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Objective

This study explores variation in stereotypes of U.S. immigrants from Latin America, the Middle East, Europe, and Asia.

Method

We exploit a split-ballot design in two waves of the Ohio Poll to test hypotheses about effects of contextual and respondent-level characteristics on immigrant stereotypes.

Results

Respondents generally rated Asian immigrants most positively and Latin American immigrants most negatively, with European and Middle Eastern immigrants occupying an intermediate position. Findings from regression analyses indicate little direct effect of county-level percent foreign born or media consumption. The strongest effects observed were income on stereotypes of Middle Eastern and Asian immigrants and concerns about the problem of unauthorized immigration on stereotypes of Latin American and Middle Eastern immigrants.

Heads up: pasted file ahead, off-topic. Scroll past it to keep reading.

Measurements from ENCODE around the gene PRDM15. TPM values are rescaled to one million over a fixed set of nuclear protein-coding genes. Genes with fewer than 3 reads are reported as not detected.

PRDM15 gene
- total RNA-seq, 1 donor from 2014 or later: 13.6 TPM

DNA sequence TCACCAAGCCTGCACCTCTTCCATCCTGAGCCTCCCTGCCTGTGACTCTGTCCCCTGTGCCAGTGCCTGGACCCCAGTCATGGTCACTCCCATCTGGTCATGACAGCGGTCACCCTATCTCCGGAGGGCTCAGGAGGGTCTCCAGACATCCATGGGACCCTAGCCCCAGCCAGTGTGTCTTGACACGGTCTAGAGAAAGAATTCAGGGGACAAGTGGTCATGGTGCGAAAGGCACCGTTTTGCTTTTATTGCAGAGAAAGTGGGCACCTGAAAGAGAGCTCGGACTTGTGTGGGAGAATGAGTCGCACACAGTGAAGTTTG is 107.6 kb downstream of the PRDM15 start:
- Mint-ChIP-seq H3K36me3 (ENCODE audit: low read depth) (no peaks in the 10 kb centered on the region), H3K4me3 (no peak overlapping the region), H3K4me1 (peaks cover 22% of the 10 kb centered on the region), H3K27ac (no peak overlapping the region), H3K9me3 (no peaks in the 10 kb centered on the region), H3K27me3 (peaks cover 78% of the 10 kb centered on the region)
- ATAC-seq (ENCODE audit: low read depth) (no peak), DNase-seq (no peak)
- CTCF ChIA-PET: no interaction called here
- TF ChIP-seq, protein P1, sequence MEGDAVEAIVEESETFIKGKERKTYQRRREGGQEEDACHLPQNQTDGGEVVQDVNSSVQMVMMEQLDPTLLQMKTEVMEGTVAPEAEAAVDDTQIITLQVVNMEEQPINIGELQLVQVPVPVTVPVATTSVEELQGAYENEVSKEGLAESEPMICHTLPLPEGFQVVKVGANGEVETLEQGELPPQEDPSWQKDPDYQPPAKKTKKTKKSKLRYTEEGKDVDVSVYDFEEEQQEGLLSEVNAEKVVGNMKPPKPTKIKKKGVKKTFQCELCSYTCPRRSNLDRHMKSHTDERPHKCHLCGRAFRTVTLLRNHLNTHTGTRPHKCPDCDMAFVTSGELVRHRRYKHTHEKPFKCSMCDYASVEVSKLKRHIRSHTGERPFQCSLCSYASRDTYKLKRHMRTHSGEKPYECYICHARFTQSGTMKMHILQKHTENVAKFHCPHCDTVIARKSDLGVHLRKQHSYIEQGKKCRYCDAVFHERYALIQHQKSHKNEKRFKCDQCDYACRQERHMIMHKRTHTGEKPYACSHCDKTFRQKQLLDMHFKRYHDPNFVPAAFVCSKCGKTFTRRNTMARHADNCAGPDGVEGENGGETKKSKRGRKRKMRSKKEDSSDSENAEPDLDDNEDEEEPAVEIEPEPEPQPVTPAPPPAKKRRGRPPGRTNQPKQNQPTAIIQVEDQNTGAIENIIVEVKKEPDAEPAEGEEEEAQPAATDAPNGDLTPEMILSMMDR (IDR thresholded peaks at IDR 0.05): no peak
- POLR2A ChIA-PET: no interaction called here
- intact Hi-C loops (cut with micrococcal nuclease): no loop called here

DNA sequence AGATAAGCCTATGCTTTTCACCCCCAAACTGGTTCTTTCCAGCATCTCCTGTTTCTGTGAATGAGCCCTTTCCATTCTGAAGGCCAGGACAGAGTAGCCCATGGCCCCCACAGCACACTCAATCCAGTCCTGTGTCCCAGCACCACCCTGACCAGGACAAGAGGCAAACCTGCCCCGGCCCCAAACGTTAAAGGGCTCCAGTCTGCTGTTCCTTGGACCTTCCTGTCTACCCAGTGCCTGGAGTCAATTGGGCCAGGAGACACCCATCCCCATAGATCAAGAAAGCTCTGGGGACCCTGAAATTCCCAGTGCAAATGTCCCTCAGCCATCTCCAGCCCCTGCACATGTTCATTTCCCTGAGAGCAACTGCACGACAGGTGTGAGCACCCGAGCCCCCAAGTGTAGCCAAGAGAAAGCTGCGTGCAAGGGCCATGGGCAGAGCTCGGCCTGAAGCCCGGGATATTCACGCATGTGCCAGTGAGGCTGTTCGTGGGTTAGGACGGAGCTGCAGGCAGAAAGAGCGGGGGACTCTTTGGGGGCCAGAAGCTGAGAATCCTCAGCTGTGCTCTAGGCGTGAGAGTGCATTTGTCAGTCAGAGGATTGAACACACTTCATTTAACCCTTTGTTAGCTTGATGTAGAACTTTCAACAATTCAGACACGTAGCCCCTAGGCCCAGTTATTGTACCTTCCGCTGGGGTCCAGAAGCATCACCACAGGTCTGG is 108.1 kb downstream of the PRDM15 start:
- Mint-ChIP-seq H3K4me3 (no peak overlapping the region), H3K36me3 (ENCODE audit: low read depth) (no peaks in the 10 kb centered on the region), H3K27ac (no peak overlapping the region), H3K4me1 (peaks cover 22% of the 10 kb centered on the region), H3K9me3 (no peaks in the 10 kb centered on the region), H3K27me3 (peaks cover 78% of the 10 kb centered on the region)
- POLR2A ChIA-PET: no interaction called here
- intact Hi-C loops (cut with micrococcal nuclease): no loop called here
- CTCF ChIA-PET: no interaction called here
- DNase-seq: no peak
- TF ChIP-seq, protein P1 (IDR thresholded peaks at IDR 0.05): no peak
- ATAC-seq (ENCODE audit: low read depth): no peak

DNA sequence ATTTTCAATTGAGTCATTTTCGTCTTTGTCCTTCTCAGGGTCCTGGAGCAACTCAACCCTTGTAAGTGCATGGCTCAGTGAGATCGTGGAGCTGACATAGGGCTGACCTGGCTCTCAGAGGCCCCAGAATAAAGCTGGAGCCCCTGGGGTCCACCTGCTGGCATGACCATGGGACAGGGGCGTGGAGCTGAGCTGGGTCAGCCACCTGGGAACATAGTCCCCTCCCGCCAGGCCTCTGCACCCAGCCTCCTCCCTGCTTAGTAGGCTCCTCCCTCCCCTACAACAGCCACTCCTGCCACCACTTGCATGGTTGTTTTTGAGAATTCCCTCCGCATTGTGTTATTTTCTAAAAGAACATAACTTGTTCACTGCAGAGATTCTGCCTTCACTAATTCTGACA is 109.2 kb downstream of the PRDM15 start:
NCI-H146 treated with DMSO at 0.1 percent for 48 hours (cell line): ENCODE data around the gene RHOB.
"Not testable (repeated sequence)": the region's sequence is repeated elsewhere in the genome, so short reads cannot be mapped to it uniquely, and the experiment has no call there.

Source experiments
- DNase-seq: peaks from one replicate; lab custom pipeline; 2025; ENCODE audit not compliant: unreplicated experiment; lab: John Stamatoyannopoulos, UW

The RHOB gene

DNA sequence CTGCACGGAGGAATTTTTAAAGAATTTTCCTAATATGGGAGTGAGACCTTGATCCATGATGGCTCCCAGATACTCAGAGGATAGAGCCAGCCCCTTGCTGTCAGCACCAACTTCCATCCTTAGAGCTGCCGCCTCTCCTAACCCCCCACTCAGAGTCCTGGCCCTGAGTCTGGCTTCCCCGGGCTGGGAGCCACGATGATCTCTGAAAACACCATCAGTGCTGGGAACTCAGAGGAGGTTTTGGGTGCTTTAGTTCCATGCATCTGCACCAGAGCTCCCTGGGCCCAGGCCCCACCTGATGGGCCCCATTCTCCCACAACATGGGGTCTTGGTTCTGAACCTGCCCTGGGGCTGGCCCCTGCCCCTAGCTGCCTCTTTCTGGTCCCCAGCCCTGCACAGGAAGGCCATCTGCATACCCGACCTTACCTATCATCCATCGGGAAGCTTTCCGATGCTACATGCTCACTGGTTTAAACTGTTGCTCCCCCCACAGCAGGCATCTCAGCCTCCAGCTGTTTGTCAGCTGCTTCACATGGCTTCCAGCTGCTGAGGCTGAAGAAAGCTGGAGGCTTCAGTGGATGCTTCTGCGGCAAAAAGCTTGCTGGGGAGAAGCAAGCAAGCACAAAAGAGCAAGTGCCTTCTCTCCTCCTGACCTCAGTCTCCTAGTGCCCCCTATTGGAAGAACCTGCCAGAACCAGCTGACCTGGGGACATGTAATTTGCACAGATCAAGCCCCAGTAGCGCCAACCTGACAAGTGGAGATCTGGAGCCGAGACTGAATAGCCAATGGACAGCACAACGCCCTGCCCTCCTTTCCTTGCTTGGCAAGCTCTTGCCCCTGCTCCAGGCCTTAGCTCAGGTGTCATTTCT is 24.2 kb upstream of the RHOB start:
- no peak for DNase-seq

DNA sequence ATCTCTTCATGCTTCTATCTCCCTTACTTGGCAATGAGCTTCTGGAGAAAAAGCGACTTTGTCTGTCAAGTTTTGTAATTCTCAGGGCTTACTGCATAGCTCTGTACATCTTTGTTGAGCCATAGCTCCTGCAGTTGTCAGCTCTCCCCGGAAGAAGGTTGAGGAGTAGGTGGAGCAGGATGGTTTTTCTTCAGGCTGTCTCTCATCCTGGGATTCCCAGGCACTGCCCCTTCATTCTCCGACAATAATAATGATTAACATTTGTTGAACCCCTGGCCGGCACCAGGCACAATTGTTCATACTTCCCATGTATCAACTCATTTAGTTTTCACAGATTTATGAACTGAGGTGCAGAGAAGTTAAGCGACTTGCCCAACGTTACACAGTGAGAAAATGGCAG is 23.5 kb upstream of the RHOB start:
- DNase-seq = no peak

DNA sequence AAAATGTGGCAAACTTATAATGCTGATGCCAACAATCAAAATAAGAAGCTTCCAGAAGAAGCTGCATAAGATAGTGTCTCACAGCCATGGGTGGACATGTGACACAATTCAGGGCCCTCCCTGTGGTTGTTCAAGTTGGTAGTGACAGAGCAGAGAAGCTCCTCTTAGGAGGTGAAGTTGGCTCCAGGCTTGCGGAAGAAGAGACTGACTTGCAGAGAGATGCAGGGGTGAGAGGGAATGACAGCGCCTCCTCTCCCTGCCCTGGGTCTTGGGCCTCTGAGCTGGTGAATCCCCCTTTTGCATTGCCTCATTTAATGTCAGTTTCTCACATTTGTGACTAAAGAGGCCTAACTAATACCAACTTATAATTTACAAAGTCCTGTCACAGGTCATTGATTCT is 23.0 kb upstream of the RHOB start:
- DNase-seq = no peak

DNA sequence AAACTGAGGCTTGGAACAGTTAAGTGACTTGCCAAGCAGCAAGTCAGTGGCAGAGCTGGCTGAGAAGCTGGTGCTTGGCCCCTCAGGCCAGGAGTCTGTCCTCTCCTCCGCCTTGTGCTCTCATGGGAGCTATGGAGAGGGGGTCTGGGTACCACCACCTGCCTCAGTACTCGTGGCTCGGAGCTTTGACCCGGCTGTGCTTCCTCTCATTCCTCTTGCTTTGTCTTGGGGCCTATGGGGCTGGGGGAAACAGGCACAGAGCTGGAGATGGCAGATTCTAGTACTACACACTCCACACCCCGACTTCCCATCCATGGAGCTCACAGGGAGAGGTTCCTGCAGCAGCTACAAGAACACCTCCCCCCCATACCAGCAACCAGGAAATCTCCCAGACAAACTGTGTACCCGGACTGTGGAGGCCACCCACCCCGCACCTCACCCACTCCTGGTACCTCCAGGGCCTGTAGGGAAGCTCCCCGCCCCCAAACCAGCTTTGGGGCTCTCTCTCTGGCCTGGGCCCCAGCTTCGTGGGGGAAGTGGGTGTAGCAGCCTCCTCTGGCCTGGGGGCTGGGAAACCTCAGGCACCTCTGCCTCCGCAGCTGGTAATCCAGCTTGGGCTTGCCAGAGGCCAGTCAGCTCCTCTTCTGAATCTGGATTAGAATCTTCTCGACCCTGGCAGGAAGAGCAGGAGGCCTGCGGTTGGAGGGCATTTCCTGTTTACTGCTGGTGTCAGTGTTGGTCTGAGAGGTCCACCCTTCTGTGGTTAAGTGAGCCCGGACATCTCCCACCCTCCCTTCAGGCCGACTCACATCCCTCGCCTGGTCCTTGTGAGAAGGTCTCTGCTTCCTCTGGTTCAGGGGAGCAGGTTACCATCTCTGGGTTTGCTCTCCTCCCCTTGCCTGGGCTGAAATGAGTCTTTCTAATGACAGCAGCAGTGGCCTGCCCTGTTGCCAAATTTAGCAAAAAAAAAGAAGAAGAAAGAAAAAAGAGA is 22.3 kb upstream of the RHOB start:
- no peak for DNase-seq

Conclusion

Our findings suggest that views about the characteristics of certain groups of immigrants are strongly linked to national-level debates about unauthorized immigration.